Not blow my own horn, right? We, at Atang, were recently recognized through an award as the best guest house in Tembisa. I may attribute that to the high-class spa, massage parlor and the nail bar which come as a package deal.
We also have theme-related settings, for instance, we have room and spaces designed to cater for birthday celebrations, anniversaries, and your typical honeymoon suites. We were also blessed with purchasing shuttle buses for our guests travelling from and to the airport or any other destination – and we provide this service for free.
And as I mentioned before, we have an amazing team of cooks which can prepare anything from your Italian, Spanish, and African cuisines.
SM: How do you deal with people’s stereotype regarding people with disabilities?
To be honest I have had random people coming to ask me about my disability, in the mall or whenever I have dinner with a friend. I know this is bad, but I often come up with a crazy story mainly derived from the fairytale story I used to watch as a child.
I honestly feel more comfortable sharing such details with close friends, my doctors, or my family. So, in essence I am assertive when setting my boundaries but still try my utmost best to be kind with the words I use. I have even gone as far as educating others about the various disabilities and how to respect us. Most importantly what others see as a disability is in fact an enabler for some of us, as such pushes us to work doubly harder, go further and reach even higher heights that “normal people” may never hope to.
SM: What are things that people need to learn/know about people with disabilities?
We are just like everyone else; we have feelings and rights too. We may be physically challenged but we are not mentally challenged. We are just as intelligent, if not more intelligent, as most “normal people”, an example would be Stephen Hawking.
We can achieve much more than what society limits us to. No one with disabilities should be afraid to reach for the stars – all their goals and dreams should be within reach. You just have to reach out and grab those opportunities.
Also make sure to ask before trying to assist them by pushing the wheelchair or helping them in any way, because such is their right.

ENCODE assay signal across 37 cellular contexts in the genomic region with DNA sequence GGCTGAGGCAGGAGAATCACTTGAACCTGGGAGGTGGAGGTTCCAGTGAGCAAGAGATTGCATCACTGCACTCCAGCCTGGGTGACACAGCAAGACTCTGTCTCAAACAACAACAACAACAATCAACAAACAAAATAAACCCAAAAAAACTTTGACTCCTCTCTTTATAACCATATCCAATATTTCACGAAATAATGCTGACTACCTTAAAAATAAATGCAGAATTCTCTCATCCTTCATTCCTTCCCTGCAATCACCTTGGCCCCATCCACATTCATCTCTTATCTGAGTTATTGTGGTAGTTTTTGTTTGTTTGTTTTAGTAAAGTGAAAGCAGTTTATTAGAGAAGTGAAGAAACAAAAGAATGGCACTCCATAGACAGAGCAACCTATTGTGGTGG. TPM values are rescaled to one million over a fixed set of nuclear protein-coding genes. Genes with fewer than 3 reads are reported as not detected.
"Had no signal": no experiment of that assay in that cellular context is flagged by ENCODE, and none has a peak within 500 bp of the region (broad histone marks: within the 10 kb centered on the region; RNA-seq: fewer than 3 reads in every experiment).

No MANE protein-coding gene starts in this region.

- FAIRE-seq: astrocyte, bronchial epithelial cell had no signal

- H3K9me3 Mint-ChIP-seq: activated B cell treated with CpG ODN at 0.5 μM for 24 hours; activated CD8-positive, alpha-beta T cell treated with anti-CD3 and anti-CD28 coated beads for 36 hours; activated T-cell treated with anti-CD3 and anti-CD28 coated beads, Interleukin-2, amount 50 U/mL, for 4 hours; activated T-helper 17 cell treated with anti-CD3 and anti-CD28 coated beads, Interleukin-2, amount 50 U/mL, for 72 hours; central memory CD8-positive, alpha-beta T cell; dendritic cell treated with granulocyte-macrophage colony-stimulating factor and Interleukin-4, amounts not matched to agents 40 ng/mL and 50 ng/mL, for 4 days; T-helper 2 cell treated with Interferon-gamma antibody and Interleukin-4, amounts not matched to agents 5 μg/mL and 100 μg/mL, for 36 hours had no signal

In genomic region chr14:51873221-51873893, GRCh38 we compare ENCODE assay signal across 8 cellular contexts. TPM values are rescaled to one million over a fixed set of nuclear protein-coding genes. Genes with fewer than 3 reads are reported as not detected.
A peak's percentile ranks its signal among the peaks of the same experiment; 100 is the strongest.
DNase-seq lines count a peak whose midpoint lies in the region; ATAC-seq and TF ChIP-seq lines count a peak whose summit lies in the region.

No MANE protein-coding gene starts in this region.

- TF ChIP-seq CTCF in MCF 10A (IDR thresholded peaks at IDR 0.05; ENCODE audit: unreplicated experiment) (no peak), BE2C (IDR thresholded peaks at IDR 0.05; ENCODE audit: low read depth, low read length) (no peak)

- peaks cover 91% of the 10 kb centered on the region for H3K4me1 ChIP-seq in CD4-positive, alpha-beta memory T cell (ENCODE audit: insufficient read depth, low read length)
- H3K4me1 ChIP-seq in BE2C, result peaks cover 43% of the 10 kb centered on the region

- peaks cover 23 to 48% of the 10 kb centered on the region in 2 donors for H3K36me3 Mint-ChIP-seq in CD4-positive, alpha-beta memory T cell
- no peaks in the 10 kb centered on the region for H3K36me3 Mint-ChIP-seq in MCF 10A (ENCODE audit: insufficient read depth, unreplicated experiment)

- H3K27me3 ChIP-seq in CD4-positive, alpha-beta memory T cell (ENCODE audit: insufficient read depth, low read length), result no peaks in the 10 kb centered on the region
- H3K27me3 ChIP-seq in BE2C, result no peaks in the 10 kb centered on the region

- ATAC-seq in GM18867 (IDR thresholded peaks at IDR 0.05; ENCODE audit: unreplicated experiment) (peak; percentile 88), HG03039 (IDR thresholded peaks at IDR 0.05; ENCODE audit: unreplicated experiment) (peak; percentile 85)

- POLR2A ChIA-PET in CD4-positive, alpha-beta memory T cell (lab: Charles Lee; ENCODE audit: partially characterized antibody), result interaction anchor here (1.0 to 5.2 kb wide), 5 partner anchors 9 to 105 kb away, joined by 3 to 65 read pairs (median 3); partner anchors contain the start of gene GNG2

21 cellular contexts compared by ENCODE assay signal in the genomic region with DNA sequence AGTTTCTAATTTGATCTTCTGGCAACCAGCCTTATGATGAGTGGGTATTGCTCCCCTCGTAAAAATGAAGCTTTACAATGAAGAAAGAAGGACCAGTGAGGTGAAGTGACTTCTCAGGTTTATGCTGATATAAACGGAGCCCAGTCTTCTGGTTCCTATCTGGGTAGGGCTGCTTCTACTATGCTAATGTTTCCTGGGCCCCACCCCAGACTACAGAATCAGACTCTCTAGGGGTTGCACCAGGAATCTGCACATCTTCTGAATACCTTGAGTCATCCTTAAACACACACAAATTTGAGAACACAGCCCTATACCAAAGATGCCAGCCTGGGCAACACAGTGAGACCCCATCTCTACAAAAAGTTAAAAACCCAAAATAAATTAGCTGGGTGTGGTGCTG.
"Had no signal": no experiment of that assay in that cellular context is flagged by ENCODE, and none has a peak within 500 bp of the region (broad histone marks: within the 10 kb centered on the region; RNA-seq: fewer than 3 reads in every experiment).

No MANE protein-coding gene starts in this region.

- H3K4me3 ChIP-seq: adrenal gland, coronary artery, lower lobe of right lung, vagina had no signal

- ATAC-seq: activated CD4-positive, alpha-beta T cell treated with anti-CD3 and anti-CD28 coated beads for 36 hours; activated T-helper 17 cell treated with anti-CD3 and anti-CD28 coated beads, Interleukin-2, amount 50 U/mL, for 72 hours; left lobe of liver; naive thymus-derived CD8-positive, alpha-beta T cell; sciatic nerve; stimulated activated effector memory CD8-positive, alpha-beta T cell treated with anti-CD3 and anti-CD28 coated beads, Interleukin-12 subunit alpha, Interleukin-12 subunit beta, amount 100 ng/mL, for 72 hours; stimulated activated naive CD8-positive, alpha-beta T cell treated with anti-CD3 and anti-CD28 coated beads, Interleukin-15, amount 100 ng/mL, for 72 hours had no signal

Most importantly being disabled or having a child with a disability is not a curse or something to be ashamed of. Like any child, they will need tender love and care but just a little more than usual.
SM: Words of motivation to other people living with disabilities and everyone in general?
Nothing is impossible as long as you put your mind and effort into it. If you can imagine it, you can achieve it. Those who have made it before you did not do it over night or use magic (what we call umuthi in isiZulu). Their success comes from hard work and dedication. Lastly, there are no short cuts in life, you will have to go through all the trials and challenges the Lord has prepared for you. Those same challenges will turn you into the woman or man who you need you to become.
Furthermore, be careful of the people you surround yourself with. If you want to be successful,surround yourself with like-minded people and you will be sure to succeed. If you have a dream or a goal you’re chasing, do not look for approval from other people, just go out and do it. Even if you fail, do it again in a different way until you get it right.
Do not underestimate the power of the mind. If you can win the battle in your mind, you are sure to win it in reality. Protecting your mindset is the most important task God has given to man.
SM: How do you relax and what do you do during your spare time?
Well, this is a tough one, like I said earlier I am a workaholic and between running a business and being a single mother there is not much time left for me.
Perhaps I should also say I love writing. I’m still working on my first book, and it will hit the shelves soon. I love travelling – mainly road trips with friends. I am also part of the selfie nation. I really love taking pictures. I love hanging out with my friends and playing board games. I also love cooking and treating my friends to a spa.
SM: What has been the impact of COVID-19 on your business?
COVID-19 is the most horrific thing to happen to small enterprises, the damage it has inflicted on my business and personal finances will take a few years to recover from and the business to recuperate. Atang is situated a few kilometers from the airport and when the president announced the lockdown, I had to close shop, cancel all bookings and pay back the clients. What makes my issue worse is that I had just re-opened after renovating and I had invested a substantial sum into the renovations with the hope to recover from the business, but COVID-19 changed all of that.
I still had to pay for deep cleaning because we have clients from all over the world, even though the business was still closed. I had to pay utilities and staff from my own pocket. I did not receive any government relief funding. I just hoped for better days. It has been a very stressful year, each and every plan I had made has been cancelled, not willingly but by force. All I can do is wait and see if the business will ever be back to normal, what worries me is that this stress is activating other illnesses. COVID-19 has caused me to be on high alert.
SM: What empowering message can you give to our readers?
My most favorite saying is: “Always strive towards life without limits, doing what seems impossible to be reality.”As a way of breaking the barriers as people with disabilities, we undertake hiking trips.
Click on this link to see Karabo in action:
For more information contact Karabo on +27 71 497 2717.